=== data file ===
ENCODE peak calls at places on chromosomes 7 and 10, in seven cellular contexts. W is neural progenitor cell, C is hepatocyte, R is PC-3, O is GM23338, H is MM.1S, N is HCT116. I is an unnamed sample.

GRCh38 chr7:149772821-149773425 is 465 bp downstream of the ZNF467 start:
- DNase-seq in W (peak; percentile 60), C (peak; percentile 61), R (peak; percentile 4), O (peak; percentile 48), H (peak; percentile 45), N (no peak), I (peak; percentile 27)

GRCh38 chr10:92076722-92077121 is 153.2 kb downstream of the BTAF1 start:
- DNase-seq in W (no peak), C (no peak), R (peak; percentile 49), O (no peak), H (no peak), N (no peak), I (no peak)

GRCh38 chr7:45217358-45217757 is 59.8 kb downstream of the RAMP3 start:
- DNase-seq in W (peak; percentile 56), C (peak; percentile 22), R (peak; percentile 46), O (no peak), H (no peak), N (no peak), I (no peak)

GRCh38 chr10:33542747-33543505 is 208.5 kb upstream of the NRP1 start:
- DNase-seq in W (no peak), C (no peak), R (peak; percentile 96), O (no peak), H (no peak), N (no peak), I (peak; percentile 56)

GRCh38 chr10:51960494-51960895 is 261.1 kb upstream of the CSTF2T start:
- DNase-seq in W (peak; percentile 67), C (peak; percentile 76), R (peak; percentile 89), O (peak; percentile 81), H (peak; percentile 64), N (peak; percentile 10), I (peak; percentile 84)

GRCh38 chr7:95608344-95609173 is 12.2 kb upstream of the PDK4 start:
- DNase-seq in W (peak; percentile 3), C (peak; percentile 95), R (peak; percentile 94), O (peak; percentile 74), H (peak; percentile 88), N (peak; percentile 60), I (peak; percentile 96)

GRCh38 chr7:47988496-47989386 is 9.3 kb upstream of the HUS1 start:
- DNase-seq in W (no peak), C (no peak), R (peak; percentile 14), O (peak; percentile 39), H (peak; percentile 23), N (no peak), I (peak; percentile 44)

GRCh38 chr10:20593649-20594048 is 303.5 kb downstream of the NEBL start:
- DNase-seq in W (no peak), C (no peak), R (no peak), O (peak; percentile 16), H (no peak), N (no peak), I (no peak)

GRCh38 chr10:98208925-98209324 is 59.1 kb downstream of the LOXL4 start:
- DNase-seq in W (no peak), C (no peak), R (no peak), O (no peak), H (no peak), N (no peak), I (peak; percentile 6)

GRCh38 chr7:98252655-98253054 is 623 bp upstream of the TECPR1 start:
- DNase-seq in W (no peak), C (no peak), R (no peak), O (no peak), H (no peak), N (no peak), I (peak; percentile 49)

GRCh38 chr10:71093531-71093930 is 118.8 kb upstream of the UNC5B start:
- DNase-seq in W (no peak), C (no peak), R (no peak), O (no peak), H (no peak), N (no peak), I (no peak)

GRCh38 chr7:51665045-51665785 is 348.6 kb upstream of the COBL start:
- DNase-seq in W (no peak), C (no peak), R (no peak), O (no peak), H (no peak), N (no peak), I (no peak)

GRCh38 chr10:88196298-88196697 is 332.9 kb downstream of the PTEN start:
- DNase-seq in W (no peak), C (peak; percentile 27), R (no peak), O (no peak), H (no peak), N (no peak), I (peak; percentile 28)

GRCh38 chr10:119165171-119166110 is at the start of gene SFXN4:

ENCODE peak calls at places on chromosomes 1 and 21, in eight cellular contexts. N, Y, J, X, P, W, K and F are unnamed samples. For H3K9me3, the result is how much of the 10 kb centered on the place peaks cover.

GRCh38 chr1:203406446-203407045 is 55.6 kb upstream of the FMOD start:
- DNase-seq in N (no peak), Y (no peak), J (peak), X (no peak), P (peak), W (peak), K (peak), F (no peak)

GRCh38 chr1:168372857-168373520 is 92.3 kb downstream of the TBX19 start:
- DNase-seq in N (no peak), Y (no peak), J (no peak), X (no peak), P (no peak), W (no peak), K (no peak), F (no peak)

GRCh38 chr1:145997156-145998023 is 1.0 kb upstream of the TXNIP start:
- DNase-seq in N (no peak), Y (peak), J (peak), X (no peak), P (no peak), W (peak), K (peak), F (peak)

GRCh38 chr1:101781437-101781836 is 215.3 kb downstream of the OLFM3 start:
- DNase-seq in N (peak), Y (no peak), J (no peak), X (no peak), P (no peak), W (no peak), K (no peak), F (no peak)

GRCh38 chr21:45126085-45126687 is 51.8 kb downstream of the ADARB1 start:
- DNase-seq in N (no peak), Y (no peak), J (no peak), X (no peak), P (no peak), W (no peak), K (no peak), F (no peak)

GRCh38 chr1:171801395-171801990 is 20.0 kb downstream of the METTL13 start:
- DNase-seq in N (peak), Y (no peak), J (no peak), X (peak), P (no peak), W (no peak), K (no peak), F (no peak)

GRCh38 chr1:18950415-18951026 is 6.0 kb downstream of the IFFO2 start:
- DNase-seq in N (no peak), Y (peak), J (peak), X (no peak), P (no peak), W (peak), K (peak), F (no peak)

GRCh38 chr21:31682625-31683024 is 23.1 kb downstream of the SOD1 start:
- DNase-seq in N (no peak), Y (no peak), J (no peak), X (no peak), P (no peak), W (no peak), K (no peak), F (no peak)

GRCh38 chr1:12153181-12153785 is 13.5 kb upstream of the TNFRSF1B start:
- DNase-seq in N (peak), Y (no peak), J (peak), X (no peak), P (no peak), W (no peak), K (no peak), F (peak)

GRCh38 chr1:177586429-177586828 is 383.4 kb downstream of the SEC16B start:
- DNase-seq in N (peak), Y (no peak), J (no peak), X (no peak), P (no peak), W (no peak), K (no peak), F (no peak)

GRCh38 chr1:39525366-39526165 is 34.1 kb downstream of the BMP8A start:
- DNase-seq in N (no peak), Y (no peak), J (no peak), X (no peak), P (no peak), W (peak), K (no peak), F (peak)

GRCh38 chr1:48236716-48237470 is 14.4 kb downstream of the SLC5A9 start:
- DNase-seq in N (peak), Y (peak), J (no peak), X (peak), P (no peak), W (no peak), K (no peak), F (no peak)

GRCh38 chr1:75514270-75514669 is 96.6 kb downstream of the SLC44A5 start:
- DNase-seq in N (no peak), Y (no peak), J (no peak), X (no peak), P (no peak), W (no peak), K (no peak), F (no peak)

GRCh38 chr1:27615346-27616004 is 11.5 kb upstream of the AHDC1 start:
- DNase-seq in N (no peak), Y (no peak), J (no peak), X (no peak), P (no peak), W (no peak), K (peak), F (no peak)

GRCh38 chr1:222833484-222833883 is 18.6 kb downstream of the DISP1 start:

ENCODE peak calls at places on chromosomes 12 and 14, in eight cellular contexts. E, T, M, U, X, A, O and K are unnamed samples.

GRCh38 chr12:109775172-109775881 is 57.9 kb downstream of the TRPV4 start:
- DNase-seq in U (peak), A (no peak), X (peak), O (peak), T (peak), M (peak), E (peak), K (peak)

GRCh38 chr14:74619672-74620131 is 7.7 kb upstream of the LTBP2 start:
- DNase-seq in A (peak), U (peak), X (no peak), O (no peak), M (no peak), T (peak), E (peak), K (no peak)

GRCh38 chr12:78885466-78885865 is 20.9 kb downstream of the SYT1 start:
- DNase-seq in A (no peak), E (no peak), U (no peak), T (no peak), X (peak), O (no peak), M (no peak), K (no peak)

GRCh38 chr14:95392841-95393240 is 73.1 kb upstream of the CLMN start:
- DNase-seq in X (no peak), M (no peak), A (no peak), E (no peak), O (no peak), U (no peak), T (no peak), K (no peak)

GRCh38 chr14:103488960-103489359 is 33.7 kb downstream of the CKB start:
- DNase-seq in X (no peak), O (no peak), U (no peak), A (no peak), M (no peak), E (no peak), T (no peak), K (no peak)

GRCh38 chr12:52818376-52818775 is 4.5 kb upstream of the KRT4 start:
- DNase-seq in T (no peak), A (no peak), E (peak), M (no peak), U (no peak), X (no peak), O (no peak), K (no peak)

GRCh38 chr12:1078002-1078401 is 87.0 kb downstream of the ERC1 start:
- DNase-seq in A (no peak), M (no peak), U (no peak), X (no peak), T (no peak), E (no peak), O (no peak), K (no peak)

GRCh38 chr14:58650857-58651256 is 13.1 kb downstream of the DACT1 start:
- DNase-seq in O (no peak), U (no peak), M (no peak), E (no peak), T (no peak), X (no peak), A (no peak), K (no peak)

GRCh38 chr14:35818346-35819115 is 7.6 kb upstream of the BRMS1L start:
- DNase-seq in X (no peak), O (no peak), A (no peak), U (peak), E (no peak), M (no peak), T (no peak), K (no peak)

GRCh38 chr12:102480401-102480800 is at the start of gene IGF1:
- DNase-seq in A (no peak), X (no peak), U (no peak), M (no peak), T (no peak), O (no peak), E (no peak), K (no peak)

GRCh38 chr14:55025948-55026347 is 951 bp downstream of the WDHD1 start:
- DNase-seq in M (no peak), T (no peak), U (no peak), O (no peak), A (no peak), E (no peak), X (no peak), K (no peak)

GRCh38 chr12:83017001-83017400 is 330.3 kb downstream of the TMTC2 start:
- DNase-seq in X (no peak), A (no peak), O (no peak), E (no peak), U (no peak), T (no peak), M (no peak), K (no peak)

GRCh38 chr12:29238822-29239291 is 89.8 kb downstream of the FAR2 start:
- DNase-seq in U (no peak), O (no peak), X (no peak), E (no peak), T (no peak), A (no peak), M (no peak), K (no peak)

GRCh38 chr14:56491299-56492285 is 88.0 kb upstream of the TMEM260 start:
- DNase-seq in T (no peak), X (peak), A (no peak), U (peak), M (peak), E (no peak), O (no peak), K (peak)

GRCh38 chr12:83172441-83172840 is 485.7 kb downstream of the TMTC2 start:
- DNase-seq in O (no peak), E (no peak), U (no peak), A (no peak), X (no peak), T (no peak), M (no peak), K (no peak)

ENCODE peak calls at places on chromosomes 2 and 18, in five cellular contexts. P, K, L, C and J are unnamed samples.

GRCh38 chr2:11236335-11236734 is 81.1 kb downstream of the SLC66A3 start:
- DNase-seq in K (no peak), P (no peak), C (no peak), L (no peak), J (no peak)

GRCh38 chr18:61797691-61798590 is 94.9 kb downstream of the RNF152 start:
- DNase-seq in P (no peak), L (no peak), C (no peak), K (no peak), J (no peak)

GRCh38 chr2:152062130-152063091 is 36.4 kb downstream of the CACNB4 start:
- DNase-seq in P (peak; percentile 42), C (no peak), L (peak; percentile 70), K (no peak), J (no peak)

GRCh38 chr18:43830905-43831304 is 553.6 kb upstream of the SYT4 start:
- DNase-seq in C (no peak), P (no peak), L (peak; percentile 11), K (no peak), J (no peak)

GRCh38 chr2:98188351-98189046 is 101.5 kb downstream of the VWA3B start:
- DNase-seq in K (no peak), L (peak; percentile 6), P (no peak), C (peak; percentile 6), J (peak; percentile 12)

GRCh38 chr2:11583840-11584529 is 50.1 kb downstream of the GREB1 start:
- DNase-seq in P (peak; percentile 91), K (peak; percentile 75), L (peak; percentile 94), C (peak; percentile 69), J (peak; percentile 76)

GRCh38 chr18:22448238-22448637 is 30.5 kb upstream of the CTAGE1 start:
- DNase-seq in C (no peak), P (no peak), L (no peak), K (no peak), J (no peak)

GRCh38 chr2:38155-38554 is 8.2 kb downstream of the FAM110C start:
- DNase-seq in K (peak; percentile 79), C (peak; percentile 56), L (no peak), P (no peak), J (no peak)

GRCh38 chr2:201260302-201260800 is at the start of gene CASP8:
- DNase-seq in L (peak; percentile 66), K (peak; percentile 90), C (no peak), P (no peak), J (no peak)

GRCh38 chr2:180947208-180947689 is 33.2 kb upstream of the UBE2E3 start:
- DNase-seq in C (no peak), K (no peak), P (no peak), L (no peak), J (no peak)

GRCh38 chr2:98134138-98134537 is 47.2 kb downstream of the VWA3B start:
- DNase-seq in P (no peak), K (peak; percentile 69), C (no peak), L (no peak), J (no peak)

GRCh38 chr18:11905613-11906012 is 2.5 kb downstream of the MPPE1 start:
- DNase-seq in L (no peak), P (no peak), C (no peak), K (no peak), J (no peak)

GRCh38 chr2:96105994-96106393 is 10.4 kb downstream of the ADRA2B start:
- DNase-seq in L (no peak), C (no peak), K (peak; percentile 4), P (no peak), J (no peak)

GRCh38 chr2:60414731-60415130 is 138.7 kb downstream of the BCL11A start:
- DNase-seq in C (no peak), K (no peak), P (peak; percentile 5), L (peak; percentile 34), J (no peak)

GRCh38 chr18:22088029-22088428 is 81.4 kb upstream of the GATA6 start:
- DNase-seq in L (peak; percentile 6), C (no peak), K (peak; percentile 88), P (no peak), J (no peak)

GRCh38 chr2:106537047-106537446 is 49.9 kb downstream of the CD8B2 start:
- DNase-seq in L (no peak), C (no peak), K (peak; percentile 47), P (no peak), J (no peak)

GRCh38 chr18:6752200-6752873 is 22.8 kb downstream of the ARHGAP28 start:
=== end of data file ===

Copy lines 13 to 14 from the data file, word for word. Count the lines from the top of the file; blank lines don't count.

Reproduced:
- DNase-seq in W (peak; percentile 3), C (peak; percentile 95), R (peak; percentile 94), O (peak; percentile 74), H (peak; percentile 88), N (peak; percentile 60), I (peak; percentile 96)

GRCh38 chr7:47988496-47989386 is 9.3 kb upstream of the HUS1 start: